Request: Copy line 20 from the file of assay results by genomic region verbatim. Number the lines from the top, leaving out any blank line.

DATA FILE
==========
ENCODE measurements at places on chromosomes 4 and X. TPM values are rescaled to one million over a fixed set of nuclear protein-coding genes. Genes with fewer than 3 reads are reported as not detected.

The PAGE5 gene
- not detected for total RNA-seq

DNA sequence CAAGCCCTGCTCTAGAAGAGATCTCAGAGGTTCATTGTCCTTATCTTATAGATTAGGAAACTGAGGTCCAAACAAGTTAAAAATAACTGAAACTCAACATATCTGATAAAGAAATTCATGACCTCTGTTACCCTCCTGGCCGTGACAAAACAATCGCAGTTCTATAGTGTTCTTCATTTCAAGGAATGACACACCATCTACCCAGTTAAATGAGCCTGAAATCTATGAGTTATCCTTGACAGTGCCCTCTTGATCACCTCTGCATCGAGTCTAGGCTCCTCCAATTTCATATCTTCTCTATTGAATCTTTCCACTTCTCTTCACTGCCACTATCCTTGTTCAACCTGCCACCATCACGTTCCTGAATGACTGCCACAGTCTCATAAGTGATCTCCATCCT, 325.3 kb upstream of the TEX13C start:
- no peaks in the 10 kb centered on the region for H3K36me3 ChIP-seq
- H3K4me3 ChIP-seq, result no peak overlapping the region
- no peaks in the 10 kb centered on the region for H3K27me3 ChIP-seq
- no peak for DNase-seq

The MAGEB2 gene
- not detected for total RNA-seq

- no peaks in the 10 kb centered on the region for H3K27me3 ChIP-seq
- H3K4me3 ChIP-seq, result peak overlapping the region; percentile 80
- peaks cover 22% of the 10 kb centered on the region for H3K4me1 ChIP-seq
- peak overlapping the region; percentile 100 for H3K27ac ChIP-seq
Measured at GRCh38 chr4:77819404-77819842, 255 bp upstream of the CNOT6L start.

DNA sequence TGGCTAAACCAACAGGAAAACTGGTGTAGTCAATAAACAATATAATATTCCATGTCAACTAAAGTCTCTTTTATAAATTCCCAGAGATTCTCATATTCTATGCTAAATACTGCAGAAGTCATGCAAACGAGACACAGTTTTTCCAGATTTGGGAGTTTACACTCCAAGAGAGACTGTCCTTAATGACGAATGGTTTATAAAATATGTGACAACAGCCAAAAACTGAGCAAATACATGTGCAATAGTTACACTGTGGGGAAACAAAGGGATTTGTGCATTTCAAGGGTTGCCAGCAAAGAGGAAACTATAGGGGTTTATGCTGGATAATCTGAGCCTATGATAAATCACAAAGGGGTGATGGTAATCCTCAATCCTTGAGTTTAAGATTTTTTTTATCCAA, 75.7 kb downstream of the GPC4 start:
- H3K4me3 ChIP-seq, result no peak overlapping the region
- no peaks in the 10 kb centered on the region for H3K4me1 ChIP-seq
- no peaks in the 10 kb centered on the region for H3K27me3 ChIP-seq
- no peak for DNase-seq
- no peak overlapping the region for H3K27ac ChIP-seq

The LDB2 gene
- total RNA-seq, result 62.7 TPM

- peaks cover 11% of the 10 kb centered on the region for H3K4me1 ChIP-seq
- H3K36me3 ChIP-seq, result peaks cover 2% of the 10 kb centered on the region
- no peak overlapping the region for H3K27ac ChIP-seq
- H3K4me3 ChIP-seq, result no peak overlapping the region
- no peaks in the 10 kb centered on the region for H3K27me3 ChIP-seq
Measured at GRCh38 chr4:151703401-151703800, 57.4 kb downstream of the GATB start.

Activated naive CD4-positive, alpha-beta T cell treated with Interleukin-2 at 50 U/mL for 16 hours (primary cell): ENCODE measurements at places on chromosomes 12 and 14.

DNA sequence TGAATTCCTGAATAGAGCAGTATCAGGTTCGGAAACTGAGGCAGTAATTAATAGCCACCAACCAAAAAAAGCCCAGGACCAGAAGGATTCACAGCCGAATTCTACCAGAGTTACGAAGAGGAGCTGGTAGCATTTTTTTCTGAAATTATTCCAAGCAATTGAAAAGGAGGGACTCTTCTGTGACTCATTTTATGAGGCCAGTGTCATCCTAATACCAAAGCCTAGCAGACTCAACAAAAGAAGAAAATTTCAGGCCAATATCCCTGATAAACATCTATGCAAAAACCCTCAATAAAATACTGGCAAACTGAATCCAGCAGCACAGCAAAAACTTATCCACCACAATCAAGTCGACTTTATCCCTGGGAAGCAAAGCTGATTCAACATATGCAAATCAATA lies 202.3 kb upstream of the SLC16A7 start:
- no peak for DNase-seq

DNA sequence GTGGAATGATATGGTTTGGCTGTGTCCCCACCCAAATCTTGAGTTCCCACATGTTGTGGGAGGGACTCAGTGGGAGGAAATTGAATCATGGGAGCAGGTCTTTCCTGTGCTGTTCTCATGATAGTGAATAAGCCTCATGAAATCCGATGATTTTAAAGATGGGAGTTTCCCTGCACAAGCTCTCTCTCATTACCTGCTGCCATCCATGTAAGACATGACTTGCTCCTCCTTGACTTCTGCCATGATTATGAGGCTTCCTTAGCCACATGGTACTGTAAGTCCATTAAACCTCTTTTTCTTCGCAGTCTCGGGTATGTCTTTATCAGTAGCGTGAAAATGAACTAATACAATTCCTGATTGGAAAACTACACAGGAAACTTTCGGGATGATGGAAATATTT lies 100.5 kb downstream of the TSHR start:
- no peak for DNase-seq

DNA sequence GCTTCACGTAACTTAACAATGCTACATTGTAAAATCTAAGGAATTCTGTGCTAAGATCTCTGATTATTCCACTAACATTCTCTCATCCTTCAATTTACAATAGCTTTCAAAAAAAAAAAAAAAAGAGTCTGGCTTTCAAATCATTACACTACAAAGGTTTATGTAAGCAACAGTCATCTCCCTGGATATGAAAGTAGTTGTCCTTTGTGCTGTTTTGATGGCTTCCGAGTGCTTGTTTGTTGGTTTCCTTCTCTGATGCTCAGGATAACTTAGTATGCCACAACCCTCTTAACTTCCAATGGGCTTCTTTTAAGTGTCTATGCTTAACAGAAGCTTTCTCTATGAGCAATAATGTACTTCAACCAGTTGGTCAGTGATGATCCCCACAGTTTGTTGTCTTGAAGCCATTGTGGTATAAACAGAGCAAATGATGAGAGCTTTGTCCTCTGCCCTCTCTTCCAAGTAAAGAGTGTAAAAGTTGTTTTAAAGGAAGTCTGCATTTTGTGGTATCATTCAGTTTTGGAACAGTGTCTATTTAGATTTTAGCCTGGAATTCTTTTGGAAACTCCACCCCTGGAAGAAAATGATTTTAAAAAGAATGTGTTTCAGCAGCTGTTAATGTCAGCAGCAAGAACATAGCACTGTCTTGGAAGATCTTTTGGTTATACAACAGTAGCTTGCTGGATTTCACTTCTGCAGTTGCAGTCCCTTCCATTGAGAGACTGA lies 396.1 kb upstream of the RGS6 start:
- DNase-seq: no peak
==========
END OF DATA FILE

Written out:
- no peak for DNase-seq